The recent vote by the Minnesota Nurses Association to authorize a second unfair labor practices strike across Allina hospitals is an exciting and hopeful show of support between co-workers, but I fear that some onlookers outside of the hospitals suspect the nurses to be selfishly pursuing unreasonable demands from their employer.

Among other issues such as safe nurse-patient ratios and protection from violent patients, an overwhelming majority (more than two-thirds) of nurses are voting to keep their existing health insurance plans. These quality plans help them and their families stay healthy, a benefit for the entire community. Accusations of “selfishness” ignore the fact that union-led organizing efforts benefit all nurses and related professionals, union or not, as they raise the quality of compensation that any company must provide to remain competitive. Common arguments like “If I don’t have it, why should they” ignore union-led successes such as the 40-hour workweek, the weekend and fair labor standards; unheard-of concepts that all started with the audacious demands of laborers and were achieved through organization. While these arguments are ironically selfish themselves, they also take the bizarre approach to equality that ends with us all fighting over scraps. Allina’s highly compensated executive team is willing to open the company coffers, millions of dollars each week, to survive an open-ended strike. Solidarity is the coin of the nurses as they and their families risk heavy financial tolls bankrolling their own fight.

The Allina nurses, through a direct democratic vote, have elected to challenge the race-to-the-bottom effort of Allina to squeeze more out of each employee. Every nurse in the region should be rallying behind their cause — and hope that their contracts are not next. They deserve the community’s strong and loud support in the weeks ahead as well, as their fight for dignity and representation at work is also ours.

John Jones, Minneapolis

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Allina wants nurses on the corporate medical insurance, thereby saving $10 million per year. Allina pays $20 million to cover a one-week strike. What am I missing here?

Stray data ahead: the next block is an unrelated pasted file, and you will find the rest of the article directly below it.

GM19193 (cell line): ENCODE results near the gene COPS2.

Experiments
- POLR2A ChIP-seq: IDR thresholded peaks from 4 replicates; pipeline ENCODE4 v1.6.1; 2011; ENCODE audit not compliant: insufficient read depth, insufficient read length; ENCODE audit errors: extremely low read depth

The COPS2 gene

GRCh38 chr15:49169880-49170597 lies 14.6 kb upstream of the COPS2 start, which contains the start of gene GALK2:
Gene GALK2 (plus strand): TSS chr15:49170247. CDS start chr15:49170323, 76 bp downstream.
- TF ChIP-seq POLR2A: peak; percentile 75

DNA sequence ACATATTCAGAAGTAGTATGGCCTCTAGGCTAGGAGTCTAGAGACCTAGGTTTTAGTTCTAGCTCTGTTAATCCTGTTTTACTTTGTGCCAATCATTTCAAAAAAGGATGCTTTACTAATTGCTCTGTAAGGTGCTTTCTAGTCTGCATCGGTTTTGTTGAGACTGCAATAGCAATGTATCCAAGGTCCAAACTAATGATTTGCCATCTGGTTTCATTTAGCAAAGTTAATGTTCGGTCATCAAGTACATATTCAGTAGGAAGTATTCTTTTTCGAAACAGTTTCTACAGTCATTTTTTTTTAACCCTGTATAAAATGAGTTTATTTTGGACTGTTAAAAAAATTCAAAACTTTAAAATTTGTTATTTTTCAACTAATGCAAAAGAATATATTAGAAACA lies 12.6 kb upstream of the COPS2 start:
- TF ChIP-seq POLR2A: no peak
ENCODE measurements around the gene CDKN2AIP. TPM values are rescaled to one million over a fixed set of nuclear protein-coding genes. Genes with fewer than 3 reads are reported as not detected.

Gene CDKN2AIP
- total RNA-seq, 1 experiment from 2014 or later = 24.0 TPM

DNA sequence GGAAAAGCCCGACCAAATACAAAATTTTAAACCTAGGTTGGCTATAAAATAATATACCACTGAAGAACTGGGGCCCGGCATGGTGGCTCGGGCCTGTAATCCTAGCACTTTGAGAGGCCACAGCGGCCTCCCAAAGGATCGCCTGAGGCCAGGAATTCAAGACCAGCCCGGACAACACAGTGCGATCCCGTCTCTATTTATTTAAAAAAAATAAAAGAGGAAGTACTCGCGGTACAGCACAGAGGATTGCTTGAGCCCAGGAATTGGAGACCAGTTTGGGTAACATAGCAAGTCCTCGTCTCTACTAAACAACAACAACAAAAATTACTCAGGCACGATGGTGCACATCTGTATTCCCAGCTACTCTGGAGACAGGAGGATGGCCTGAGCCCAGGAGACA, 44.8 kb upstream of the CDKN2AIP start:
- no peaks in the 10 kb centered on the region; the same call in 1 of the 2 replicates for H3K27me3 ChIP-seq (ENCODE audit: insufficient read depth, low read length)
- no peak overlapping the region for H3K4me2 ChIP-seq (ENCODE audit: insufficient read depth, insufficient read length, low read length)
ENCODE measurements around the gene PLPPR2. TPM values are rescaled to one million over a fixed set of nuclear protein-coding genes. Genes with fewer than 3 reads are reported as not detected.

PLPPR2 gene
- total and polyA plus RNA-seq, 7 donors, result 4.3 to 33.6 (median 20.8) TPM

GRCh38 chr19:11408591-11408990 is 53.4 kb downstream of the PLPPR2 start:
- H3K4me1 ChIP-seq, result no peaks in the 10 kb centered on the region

Mike Best, Chaska


It helps in understanding to frame this as money and power

Here’s a likely perspective after reading your good articles about Southwest light rail:

There’s a continuum from monarchy to anarchy, with one in-between stage called oligarchy, in which a few individuals or groups have inordinate sway. Add the adage from the close to 6,000 years of what I call the Abrahamic faiths — the love of money as the root of all evil. Of course, folks will deny the love factor in most situations. Yet if good things are not being done and negative things are, it can be deduced or induced after a cost-benefit analysis that the love of money is going on.

A key fact in the coverage was that light rail costs about $2 billion (one time) to install, plus maintenance, but the car/gas industry brings in about $10 billion yearly. What I call the oligarchy doesn’t want the latter threatened. (Remember Eisenhower’s Texas oilmen warning. Now we have North Dakota ones, too.) Moving away from fossil fuel as we witness climate change is positive, while losing many socioeconomic benefits and federal dollars is not. Clearly, the love of money is a factor in opposition to the line.

Also, there’s the elixir of power. Minnesota is surrounded by a sea of political red, from Wisconsin through Iowa and around through the Dakotas. Our blue state is being choked. What a prize if light rail dies, the tail of one man with a car/gas background, in only one-third of the legislative power structure in St. Paul, having wagged the dog.